Drug Dealer Charged with Homicide in Death of Marlton Customer
Pennsylvania Revives Solar Initiatives to Boost Clean Energy Jobs

A Day With Glass Eels



by Deanna Gambino, Hourly Fisheries Technician
Bureau of Marine Fisheries
November 29, 2017


NOTE: This article is one in the series, A Day In the Life Of a Marine Fisheries Hourly.
Figure 1 site map
Figure 1
Finally, it was time for my first day in the field. Before heading out, we checked that the van had all the necessary gear - waders, dip net, thermometer, meter stick, buckets, tote, brush and ropes. Since a subsample of the collected glass eels (baby American Eels) get brought back to the lab each day, those eels must be taken and released back into the field the next day. I retrieved the previous day's eels from the wet lab, set them up with an aerator to keep oxygen flowing through the water, and put them in the van to come with us out in the field.

When we pulled up to the first site, Patcong Creek in Linwood, NJ, everyone changed into their waders (Figure 1 and Figure 2). I was told to release the eels from yesterday in Bargaintown Pond, above the dam, so that they can continue their swim upstream. Then all the equipment was carried under a bridge where a fyke net (a stationary net used to sample in shallow waters) had been set next to a fish ladder.

Figure 2 site map
Figure 2
Fyke Net set at Site 1
Figure 3: Fyke Net set at Site 1
Click to enlarge
I learned that the fyke net stays in the water for at least six weeks, from February to April, and that the net is emptied every day at low tide. The open edges guide the fish into the collection column or the cod end (Figure 3).

Using the brush, I cleaned the fyke net of any algae so that the water can continually flow through the net. The water temperature and water level were noted using the thermometer and the meter stick. To tend the net, we used rope to tie the cod end of the fyke net out of the water. Now we could safely disconnect all other ropes from the cod end and empty the catch from the net into a tote.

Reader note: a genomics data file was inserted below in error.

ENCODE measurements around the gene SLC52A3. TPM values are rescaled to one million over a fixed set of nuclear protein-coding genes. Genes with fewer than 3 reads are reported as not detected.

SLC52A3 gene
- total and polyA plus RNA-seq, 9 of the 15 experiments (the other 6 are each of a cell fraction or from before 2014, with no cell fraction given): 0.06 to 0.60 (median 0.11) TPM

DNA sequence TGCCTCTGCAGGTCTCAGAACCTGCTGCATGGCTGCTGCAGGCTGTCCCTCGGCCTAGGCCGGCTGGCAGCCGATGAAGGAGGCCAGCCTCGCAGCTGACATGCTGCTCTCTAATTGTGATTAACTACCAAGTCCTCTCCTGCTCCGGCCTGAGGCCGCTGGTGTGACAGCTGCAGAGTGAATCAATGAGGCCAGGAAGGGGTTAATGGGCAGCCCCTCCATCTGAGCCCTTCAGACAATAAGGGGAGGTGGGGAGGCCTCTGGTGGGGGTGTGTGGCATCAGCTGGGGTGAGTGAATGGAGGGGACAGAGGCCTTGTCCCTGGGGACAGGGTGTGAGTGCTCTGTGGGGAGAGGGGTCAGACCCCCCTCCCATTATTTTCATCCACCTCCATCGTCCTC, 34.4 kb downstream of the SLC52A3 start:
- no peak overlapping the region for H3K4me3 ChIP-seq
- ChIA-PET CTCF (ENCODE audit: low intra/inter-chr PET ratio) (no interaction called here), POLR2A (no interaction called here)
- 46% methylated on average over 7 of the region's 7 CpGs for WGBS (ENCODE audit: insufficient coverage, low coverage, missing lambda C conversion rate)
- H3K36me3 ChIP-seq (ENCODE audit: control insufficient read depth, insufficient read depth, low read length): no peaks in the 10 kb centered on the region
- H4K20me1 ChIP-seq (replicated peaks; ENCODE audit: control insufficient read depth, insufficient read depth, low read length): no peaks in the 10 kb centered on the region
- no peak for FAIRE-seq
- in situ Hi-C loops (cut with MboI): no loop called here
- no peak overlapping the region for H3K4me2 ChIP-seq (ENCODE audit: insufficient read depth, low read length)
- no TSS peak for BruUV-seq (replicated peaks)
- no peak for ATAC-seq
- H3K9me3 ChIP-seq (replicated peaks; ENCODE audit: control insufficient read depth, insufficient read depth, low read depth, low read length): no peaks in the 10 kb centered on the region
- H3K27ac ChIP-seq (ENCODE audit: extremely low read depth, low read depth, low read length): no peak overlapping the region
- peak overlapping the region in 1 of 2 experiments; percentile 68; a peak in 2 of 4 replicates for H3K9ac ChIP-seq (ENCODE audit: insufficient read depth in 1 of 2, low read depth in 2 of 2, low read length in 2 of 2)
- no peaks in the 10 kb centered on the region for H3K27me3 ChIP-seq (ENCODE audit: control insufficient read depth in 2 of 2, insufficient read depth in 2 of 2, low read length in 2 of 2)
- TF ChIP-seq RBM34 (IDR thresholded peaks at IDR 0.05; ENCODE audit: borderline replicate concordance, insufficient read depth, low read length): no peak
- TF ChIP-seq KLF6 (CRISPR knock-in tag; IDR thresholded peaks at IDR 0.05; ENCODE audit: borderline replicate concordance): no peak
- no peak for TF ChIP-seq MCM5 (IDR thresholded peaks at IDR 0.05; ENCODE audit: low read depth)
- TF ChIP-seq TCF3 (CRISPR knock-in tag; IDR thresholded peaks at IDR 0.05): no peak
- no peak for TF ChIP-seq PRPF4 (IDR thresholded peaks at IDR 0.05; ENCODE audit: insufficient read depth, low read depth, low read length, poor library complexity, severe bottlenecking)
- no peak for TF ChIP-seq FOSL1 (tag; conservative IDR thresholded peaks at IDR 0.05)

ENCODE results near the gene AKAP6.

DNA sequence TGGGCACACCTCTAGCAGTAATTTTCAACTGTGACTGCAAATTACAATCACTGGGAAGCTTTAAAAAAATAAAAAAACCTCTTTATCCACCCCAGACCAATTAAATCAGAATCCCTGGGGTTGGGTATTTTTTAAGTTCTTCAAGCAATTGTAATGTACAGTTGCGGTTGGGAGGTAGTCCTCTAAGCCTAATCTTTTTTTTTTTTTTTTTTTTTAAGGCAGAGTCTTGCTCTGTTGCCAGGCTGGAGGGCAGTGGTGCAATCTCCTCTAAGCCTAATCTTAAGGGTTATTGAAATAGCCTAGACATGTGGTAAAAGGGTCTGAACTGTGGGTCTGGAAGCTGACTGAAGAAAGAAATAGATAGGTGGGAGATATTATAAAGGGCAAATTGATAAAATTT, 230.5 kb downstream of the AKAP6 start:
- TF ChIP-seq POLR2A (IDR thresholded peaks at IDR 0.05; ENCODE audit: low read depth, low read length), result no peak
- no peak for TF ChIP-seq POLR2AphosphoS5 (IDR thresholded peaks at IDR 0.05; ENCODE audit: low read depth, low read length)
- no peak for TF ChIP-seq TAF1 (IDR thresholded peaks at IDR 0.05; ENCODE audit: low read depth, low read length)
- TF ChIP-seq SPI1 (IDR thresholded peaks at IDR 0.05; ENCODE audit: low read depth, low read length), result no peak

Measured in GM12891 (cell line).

It is important to make sure the net is actually empty; glass eels are tiny and good at getting stuck and hiding in the net. Thousands of eels were caught! Any of the catch that is not an American Eel is considered bycatch. The bycatch was identified, counted and released. The eels were placed in a bucket while the net was reset. Once the net was set, all our gear was collected, along with the glass eels from the fyke net, and we started toward the van.

At the van, the total weight for all the glass eels was determined and logged. For the subsample, sixty glass eels were counted out, placed in a bucket of water with an aerator running, and put in the van to be taken back to the lab. Before heading back to the lab, we still had to go to our second site, which is Nacote Creek in Port Republic, NJ.

At the second site, there was a collector as opposed to a fyke net (Figure 4). The collector is used in an area where there is not an adequate environment to set up a fyke net and serves as an artificial habitat on the bottom of the shallow water to attract and then trap eels in the frayed rope.
Figure 4: Collector
Click to enlarge

The water temperature was noted while the collector was pulled up and emptied into the tote. The eels were counted and released upstream. These glass eels are not brought back to the lab because the Bureau of Marine Fisheries does not collect biological data from the eels caught in the collector. Now we could head back to the lab to process our subsample of glass eels from the fyke net.

Checking color pigments
Figure 5: Checking color pigments
Click to enlarge
The glass eels were sedated using Finquel, a chemical compound containing Tricaine Methane Sulfonate and it is commonly used to sedate fish and amphibians. Once the eels were sedated, each individual eel was measured, weighed and the pigmentation stage was determined.

The pigmentation stage of glass eels denotes what life stage they are currently in. This is done by looking at the color pigments on their backs (Figure 5). The eels can be classified as Stage 1-Stage 8. Stage 1 glass eels are essentially translucent with no black pigmentation on their backs. Once eels begin to show this dark pigmentation that begins at the tip of the tail they can be considered Stage 2 (Figure 6).

Pigmentation staging chart
Figure 6: Pigmentation staging chart
Click to enlarge

After processing the subsample of 60 eels, the eels were put into the wet lab with an aerator to keep the water oxygenated. There they have time to wake up and recover from the Finquel. The next day the eels will be released, and the process starts all over again for the next crew!

For information on eels, see the article, The Incredible American Eel.